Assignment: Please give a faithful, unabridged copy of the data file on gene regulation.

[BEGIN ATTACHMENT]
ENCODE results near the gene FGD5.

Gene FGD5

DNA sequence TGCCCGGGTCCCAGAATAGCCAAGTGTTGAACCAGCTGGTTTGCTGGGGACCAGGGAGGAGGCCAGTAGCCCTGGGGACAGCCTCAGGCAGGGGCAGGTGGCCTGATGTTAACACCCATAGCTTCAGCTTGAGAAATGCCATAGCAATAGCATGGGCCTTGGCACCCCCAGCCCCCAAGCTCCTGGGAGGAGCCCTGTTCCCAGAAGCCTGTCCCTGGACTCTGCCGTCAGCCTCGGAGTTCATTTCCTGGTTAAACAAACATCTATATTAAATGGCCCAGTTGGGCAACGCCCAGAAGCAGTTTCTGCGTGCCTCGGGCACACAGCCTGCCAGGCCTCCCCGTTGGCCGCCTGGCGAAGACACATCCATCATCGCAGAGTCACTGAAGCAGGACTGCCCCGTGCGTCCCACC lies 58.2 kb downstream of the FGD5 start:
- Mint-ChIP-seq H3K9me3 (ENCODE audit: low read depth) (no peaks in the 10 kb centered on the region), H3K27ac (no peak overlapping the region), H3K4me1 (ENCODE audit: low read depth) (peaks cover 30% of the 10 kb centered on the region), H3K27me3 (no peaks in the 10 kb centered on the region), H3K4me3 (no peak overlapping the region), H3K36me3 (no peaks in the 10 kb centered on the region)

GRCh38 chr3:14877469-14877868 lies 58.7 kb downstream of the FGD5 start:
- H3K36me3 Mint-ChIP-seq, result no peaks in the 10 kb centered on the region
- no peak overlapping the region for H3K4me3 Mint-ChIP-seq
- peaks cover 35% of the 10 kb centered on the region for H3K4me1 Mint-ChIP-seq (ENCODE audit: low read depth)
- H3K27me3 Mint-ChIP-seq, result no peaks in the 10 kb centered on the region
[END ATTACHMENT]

ENCODE results near the gene FGD5.

Gene FGD5

DNA sequence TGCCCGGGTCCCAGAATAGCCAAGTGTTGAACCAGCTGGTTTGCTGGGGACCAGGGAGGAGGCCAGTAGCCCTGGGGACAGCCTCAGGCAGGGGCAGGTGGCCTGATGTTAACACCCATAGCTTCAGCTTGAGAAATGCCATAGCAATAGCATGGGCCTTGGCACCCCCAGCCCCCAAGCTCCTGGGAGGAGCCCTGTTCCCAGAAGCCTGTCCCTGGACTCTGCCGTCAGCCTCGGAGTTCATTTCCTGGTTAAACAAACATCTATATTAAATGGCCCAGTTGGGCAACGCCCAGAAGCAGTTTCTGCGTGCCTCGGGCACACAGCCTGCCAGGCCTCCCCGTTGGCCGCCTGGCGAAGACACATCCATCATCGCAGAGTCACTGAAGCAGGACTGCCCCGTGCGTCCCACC lies 58.2 kb downstream of the FGD5 start:
- Mint-ChIP-seq H3K9me3 (ENCODE audit: low read depth) (no peaks in the 10 kb centered on the region), H3K27ac (no peak overlapping the region), H3K4me1 (ENCODE audit: low read depth) (peaks cover 30% of the 10 kb centered on the region), H3K27me3 (no peaks in the 10 kb centered on the region), H3K4me3 (no peak overlapping the region), H3K36me3 (no peaks in the 10 kb centered on the region)

GRCh38 chr3:14877469-14877868 lies 58.7 kb downstream of the FGD5 start:
- H3K36me3 Mint-ChIP-seq, result no peaks in the 10 kb centered on the region
- no peak overlapping the region for H3K4me3 Mint-ChIP-seq
- peaks cover 35% of the 10 kb centered on the region for H3K4me1 Mint-ChIP-seq (ENCODE audit: low read depth)
- H3K27me3 Mint-ChIP-seq, result no peaks in the 10 kb centered on the region